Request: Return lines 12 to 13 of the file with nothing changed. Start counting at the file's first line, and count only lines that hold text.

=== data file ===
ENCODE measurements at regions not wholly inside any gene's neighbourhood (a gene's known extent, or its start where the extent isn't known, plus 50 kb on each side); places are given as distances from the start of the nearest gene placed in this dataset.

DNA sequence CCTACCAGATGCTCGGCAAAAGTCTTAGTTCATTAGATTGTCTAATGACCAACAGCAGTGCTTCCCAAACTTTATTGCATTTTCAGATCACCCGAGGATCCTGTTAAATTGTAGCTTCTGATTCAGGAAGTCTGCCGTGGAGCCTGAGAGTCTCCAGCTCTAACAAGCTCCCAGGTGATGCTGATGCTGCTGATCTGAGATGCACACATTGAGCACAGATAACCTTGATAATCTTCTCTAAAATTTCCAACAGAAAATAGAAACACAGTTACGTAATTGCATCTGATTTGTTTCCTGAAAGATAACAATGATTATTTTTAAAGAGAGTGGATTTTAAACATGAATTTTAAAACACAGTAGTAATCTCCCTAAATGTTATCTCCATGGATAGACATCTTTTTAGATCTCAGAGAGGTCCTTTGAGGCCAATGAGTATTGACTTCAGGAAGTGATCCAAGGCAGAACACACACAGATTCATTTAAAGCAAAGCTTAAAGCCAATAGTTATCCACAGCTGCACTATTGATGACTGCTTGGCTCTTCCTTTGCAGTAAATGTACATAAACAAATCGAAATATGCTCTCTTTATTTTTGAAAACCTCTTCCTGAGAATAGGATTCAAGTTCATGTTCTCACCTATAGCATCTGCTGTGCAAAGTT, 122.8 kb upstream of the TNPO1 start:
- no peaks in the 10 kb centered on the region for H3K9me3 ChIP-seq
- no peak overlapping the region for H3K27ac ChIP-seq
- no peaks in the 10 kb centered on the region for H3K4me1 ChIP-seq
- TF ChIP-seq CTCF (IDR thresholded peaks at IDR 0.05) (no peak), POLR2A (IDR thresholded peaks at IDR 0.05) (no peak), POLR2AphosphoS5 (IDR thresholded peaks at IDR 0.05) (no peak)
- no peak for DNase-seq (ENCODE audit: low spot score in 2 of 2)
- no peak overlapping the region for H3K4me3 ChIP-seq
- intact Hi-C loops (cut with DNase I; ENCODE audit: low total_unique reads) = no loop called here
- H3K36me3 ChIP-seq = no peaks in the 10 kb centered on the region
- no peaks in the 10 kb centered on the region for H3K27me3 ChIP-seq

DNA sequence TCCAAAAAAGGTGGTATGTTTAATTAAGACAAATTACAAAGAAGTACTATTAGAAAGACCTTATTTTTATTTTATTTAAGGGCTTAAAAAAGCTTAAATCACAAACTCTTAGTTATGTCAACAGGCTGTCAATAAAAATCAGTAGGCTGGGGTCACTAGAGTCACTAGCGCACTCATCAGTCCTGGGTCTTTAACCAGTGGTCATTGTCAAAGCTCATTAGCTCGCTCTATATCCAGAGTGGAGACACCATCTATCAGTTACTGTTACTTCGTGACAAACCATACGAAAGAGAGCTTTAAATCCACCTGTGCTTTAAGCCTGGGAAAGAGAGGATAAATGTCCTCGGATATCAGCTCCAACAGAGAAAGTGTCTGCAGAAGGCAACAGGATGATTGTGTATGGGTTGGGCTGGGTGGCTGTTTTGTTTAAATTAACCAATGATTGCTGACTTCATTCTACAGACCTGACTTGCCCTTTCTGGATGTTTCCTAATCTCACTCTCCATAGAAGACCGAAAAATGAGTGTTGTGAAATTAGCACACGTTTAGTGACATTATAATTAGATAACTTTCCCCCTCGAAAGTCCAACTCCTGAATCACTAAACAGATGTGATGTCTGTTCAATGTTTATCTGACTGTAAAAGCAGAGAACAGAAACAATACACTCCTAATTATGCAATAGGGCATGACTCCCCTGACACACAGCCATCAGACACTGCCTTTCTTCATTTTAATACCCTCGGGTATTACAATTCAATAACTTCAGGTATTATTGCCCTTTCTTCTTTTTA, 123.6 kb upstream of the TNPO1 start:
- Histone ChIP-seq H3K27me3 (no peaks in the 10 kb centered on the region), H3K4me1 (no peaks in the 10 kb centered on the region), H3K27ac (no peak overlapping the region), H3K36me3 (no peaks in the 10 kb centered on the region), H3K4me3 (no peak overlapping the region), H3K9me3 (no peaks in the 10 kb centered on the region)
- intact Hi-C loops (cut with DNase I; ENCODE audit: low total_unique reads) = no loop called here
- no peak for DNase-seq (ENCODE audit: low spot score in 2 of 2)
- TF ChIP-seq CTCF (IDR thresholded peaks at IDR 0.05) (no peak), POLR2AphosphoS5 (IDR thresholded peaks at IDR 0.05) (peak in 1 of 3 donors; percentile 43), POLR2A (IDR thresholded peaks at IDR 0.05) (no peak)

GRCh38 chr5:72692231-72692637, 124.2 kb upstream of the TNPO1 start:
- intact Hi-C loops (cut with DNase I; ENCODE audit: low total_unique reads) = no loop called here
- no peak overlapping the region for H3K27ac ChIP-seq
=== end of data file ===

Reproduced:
DNA sequence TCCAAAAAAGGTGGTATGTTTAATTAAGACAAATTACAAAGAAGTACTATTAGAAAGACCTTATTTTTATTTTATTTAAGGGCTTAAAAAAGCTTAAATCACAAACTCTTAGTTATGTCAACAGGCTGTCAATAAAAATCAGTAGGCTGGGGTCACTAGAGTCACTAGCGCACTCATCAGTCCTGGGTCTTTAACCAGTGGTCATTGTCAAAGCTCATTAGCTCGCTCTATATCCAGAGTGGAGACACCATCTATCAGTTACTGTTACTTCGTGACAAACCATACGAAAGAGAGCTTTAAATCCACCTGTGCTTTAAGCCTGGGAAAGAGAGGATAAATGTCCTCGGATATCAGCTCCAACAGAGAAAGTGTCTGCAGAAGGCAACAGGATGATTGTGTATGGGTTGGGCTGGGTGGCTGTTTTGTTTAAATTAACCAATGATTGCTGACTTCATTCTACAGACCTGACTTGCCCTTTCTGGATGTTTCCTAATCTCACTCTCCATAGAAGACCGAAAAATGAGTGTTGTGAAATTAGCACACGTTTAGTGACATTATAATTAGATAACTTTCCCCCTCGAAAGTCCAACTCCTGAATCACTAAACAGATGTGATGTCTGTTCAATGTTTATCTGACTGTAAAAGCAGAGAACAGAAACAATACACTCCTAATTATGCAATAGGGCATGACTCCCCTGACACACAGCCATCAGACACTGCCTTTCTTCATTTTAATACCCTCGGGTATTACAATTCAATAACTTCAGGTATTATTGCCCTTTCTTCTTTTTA, 123.6 kb upstream of the TNPO1 start:
- Histone ChIP-seq H3K27me3 (no peaks in the 10 kb centered on the region), H3K4me1 (no peaks in the 10 kb centered on the region), H3K27ac (no peak overlapping the region), H3K36me3 (no peaks in the 10 kb centered on the region), H3K4me3 (no peak overlapping the region), H3K9me3 (no peaks in the 10 kb centered on the region)